At the end of March, now former Secretary of Homeland Security Kirstjen Nielsen issued a letter to Congress asking for an increase in funding for the Department of Homeland Security (DHS). Also included in her letter was a request for broadened legal authority. Specifically, Nielsen asked for the power to detain migrant families beyond the 20 days currently allowed by the Flores settlement. The American Bar Association quickly responded, stating: “Such a proposal is contrary to the American rule of law.”
The Flores settlement (an agreement reached in 1997 between immigration advocates and the United States government spurred by a Hollywood actor’s housekeeper being detained) only allows children to be detained for 20 days. In its current request, the Trump Administration is asking that DHS and Customs and Border Protection (CBP) be allowed to detain families together until after the Executive Officer for Immigration Review (EOIR) conducts their immigration hearings.
Currently, when a family shows up at the border, children and adults are detained separately. Because children can only be detained for a maximum of 20 days, the entire family must be released at that time. Secretary Nielsen, in support of her request, claimed that most immigrants fail to appear at their immigration hearings and that detaining immigrant families until their hearing’s conclusion was the only way to ensure they appeared. According to the EOIR, however, only 25% of immigration hearings were decided in absentia in 2016.
Bypass of Due Process
Nielsen’s letter also requests the ability to deport non-Mexican unaccompanied minors immediately. Nielsen backed up her request to bypass due process by citing the increased number of immigrants arriving at the United States’ southern border from Central American countries like Guatemala and Honduras and the strain that increase has put on DHS and CBP. The American Bar Association, however, stresses that a child’s right to consult with an attorney and be heard by a judge should be a top priority.
Robert Carlson, the President of the American Bar Association, also pointed out in his response to Nielsen’s request that the ABA has long been in support of increased funding for the country’s immigration enforcement system. The ABA has consistently requested an increase in funding to pay for more immigration judges and support staff.
This is not the first time the Trump Administration has attempted to change the laws concerning the detention of immigrants at the Mexican border. The Administration made a similar attempt in September of 2016 when it tried to lift court-imposed limits on the detention of children altogether. Lifting the time limits altogether was unsuccessful, so it seems the Administration is now trying to work around those limits by asking Congress for the right to detain families together until the conclusion of their immigration hearing.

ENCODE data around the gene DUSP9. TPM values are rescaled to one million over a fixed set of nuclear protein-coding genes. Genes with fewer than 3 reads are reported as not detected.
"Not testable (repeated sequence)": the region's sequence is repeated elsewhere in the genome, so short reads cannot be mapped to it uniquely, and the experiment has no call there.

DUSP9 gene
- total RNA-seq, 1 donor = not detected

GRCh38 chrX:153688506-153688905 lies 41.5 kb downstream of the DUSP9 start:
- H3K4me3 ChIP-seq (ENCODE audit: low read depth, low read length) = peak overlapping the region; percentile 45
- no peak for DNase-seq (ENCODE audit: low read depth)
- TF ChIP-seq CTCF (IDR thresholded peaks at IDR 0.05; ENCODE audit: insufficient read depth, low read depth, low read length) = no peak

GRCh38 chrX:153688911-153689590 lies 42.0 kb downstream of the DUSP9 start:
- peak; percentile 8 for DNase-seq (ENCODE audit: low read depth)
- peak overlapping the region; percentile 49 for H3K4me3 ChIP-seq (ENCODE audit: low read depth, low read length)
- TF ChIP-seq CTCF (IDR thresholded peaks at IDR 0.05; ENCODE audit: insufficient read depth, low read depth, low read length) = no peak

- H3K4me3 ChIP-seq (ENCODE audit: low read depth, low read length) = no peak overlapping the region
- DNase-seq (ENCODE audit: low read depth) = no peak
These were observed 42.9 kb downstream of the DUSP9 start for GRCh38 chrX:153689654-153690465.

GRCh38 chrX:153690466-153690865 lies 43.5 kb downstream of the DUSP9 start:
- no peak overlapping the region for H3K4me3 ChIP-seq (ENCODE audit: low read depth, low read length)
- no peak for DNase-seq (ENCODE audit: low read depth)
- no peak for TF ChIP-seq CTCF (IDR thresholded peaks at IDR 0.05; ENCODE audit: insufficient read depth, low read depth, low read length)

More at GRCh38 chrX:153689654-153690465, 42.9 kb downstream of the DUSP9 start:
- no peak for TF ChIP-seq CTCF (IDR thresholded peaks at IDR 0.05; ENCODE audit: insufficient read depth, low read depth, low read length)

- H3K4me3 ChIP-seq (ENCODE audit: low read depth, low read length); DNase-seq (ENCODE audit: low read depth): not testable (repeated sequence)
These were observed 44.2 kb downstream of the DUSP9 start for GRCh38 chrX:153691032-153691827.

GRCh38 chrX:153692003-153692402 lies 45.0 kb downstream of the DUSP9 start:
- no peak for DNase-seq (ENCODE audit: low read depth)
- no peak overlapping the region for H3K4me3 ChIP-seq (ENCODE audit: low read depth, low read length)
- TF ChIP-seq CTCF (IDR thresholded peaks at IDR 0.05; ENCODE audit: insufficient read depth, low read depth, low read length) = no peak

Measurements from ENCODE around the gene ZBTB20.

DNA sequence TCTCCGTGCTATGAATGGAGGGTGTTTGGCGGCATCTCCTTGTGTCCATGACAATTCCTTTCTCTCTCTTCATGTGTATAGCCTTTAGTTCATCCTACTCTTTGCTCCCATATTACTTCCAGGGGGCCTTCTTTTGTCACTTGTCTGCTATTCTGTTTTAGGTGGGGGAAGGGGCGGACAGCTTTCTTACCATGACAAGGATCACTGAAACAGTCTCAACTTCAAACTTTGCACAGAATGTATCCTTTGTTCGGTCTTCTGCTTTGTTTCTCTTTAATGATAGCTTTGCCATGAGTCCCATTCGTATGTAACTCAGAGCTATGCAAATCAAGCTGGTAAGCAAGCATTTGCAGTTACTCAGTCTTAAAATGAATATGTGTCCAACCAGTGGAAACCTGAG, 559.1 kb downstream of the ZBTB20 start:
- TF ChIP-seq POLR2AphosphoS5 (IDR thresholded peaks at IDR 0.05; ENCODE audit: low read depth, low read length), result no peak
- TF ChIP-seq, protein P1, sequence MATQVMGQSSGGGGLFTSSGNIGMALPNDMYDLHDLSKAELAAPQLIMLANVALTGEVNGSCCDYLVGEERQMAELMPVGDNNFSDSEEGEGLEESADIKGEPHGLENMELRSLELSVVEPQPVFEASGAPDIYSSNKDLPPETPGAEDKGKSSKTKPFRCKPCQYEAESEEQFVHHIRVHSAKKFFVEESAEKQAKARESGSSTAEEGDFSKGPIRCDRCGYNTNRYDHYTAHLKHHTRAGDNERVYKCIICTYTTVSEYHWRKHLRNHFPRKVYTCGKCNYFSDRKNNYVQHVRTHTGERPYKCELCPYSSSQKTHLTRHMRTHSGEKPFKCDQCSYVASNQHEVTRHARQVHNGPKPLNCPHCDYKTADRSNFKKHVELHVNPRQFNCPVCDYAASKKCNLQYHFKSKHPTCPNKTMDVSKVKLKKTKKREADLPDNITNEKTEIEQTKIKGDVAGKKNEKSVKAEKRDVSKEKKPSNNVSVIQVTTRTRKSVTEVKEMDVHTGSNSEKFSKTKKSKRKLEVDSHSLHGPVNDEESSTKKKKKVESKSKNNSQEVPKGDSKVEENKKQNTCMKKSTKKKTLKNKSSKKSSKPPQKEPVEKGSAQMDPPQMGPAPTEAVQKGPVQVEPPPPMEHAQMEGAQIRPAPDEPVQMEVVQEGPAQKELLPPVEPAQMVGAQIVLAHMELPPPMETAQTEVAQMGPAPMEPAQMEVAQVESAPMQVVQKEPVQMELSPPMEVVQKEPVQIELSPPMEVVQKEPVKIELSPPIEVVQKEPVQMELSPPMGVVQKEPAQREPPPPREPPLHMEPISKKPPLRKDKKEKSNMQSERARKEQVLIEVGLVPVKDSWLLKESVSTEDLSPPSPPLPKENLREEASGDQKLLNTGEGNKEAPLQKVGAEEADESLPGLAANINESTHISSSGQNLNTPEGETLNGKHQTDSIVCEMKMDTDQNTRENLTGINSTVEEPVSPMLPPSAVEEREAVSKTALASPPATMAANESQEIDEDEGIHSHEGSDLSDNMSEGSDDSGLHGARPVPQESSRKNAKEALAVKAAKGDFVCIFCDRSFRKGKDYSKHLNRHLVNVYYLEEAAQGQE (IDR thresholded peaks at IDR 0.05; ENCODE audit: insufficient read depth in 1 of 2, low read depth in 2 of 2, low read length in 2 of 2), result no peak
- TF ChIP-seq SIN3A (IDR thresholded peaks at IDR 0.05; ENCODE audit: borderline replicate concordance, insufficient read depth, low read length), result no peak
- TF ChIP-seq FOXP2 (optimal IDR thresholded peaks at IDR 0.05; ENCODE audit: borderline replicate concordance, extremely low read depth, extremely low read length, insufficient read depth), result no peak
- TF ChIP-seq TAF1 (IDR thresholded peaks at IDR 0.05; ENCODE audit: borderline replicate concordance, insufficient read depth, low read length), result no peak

Trump Threatens to Close the Border Altogether
What the Trump Administration refers to as a “crisis at the border” has now also led the President to threaten to close the border entirely. In fact, Chief of Staff Mick Mulvaney stated: “It would take ‘something dramatic’ in the coming days to persuade President Donald Trump not to close the U.S.-Mexico border.” Kellyanne Conway also backed up the President’s plan, claiming it “isn’t a bluff.”
Despite this, the President has since backed off his threat to close the border and subsequently fired Secretary Nielsen and other top officials at DHS.
If the President were to shut down the border, the effects would go far beyond immigration. According to the U.S. Census Bureau, $611 billion in goods crossed the U.S.-Mexican border just last year. Additionally, thousands of people cross the border on a daily basis to work in either the United States or Mexico. It is hard to imagine a closing of the border that would not have devastating effects on trade and employment on both sides of the border.
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